Reinfection From Covid-19: Who Is At Risk?
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Why is reinfection happening?

While there exists little clinical evidence, many experts believe that COVID reinfection could have different meanings at this point of time-be it traces of viral load remaining in the body, having a milder bout of infection or not building up on enough antibodies to mount a preventive response, a lot of different factors can leave a person vulnerable.

How long do antibodies last in the body?

A person gains antibodies after infection, which helps the body mount a good defensive response in the future. From what is believed right now, antibodies stay for 3-6 months following infection and healthy recovery.

Researchers found that those suffering from Type 2 diabetes, or diabetic patients infected by a mild form of the virus did not have sufficient antibodies after infection, and hence, have a higher risk.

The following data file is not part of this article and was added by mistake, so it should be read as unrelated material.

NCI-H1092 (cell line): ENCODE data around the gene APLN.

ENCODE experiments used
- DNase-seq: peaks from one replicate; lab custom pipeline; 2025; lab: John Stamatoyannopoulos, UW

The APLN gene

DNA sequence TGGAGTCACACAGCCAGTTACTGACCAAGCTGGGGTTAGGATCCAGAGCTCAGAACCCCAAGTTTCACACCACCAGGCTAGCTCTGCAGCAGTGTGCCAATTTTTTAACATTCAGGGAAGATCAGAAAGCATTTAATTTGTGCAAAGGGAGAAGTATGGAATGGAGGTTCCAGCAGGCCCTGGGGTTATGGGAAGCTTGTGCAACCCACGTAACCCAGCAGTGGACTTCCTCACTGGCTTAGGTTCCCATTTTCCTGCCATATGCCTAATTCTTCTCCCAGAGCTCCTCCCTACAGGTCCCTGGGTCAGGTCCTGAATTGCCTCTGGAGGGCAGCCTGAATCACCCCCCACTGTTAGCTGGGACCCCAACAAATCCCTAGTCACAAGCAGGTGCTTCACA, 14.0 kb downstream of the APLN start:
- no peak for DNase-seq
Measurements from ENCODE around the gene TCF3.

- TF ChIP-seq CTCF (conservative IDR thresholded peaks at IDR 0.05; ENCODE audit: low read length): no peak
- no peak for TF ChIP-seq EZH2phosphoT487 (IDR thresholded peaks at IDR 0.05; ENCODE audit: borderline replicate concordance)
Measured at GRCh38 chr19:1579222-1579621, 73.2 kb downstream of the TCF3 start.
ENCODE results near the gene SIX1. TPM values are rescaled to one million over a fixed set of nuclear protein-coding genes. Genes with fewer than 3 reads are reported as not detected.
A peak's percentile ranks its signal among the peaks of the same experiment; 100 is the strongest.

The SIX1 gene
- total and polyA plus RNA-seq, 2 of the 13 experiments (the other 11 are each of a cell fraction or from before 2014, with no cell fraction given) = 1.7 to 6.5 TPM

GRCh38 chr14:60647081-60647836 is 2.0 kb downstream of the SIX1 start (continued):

Similarly, those with compromised immunity may also have impaired antibody response, which would leave room for COVID-19 to attack them again. In some cases, people might not develop antibodies altogether.

Dr S.N Aravinda, Consultant, Internal Medicine says Immune system reacts differently for each person infected by COVID-19, depending on the strength and amount of viral load they were exposed to. Some may develop a strong response, some may experience no symptoms, or in some rare cases, people can go through a major brunt.

Dr Pradeep Rangappa, Senior Consultant - Critical Care says Reinfection is common in patients with innate immunity. Adaptive immunity happens when there is extensive viral replication in the body. The viral shedding that happens in COVID appears to be longer in asymptomatic patients.

What raises the risk for COVID reinfection?

According to doctors, one of the biggest reasons for a higher reinfection risk right now is bad immunity. Not only is adopting preventive steps even after recovery important, but your immune response could also put you at a higher or lower risk for reinfection.

How far will vaccines help us?

Vaccinations are beginning to pick up the pace globally and hailed to be the much-needed stop for the viral spread. Some also believe that vaccines will not just protect the ones who haven't got the virus, but also the ones who have recovered from the dangers of reinfection.

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